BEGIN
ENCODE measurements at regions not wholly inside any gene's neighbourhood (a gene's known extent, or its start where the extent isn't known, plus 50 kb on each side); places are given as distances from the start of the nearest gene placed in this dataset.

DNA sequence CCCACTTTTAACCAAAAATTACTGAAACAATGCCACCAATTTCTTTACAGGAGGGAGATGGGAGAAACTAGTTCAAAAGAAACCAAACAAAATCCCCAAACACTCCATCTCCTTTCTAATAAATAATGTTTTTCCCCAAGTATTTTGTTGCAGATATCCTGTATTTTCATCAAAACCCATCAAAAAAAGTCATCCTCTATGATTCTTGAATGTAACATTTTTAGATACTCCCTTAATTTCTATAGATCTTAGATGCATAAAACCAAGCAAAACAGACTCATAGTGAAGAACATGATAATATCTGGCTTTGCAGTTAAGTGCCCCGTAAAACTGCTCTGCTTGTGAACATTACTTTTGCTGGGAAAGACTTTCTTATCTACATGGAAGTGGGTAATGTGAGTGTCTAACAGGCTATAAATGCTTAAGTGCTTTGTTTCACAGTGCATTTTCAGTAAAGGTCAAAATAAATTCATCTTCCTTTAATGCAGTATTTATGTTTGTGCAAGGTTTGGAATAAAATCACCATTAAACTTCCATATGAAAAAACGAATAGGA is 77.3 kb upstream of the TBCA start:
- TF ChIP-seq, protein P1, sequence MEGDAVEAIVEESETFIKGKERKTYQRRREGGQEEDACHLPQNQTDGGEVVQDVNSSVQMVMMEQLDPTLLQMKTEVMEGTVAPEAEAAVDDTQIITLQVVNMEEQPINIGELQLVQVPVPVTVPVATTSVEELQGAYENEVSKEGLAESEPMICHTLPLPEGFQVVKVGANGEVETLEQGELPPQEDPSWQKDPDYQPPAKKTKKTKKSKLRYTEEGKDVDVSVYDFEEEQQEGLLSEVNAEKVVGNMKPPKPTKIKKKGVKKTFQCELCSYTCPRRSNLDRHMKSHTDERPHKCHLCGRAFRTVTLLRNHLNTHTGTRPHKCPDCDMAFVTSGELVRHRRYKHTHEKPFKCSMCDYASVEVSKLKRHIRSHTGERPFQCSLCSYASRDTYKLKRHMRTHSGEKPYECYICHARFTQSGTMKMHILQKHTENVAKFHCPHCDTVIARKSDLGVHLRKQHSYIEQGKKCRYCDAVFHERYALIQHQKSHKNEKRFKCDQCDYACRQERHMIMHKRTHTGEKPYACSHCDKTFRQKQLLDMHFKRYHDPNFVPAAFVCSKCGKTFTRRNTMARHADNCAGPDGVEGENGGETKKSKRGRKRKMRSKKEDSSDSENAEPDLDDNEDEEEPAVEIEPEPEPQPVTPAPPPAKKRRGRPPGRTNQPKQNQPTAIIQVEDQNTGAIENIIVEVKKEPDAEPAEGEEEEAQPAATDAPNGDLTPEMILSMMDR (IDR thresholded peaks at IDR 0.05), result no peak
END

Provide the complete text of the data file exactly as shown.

ENCODE measurements at regions not wholly inside any gene's neighbourhood (a gene's known extent, or its start where the extent isn't known, plus 50 kb on each side); places are given as distances from the start of the nearest gene placed in this dataset.

DNA sequence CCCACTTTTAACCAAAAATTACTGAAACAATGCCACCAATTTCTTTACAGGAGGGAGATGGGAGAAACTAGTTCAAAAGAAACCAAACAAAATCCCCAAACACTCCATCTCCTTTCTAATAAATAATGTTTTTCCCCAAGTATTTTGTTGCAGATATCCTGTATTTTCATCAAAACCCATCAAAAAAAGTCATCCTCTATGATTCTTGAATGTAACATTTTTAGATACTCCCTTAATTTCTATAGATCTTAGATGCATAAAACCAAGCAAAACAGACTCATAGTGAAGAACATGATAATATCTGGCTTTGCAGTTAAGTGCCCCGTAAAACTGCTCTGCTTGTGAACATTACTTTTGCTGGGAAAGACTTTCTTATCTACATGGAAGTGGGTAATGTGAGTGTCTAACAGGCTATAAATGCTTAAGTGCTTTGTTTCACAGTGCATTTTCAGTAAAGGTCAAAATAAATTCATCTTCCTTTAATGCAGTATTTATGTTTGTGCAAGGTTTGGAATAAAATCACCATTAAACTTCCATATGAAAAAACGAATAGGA is 77.3 kb upstream of the TBCA start:
- TF ChIP-seq, protein P1, sequence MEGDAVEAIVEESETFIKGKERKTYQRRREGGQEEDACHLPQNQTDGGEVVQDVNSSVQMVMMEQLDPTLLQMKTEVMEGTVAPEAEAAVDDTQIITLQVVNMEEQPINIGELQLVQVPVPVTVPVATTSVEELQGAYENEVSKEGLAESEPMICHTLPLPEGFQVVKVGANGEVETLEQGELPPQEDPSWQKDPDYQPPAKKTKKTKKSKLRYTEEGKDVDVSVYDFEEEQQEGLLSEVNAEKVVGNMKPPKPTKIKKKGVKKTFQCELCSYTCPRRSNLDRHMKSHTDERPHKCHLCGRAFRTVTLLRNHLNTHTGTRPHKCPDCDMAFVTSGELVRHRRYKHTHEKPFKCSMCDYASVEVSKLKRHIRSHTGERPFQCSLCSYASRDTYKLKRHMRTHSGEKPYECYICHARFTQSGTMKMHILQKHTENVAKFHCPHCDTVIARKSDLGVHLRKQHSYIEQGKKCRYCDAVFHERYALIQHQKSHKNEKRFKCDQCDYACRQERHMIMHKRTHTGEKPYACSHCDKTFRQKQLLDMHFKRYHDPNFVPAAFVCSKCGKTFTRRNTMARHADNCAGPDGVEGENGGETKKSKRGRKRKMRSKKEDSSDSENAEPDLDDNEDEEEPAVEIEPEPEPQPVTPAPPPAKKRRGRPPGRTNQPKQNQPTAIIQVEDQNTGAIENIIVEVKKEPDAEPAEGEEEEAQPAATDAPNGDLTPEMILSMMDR (IDR thresholded peaks at IDR 0.05), result no peak